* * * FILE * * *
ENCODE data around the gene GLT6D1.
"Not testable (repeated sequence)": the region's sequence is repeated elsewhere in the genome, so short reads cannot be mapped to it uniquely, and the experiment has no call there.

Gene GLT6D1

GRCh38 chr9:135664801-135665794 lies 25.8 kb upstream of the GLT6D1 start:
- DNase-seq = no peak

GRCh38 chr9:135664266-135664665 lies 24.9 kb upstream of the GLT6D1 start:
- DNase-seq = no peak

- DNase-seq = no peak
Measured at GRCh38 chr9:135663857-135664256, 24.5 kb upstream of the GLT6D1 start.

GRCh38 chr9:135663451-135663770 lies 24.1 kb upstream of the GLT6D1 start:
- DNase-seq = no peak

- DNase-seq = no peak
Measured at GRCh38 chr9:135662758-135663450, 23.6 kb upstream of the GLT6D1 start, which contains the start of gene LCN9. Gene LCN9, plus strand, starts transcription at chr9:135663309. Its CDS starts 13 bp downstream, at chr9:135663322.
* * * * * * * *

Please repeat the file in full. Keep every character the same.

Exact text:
ENCODE data around the gene GLT6D1.
"Not testable (repeated sequence)": the region's sequence is repeated elsewhere in the genome, so short reads cannot be mapped to it uniquely, and the experiment has no call there.

Gene GLT6D1

GRCh38 chr9:135664801-135665794 lies 25.8 kb upstream of the GLT6D1 start:
- DNase-seq = no peak

GRCh38 chr9:135664266-135664665 lies 24.9 kb upstream of the GLT6D1 start:
- DNase-seq = no peak

- DNase-seq = no peak
Measured at GRCh38 chr9:135663857-135664256, 24.5 kb upstream of the GLT6D1 start.

GRCh38 chr9:135663451-135663770 lies 24.1 kb upstream of the GLT6D1 start:
- DNase-seq = no peak

- DNase-seq = no peak
Measured at GRCh38 chr9:135662758-135663450, 23.6 kb upstream of the GLT6D1 start, which contains the start of gene LCN9. Gene LCN9, plus strand, starts transcription at chr9:135663309. Its CDS starts 13 bp downstream, at chr9:135663322.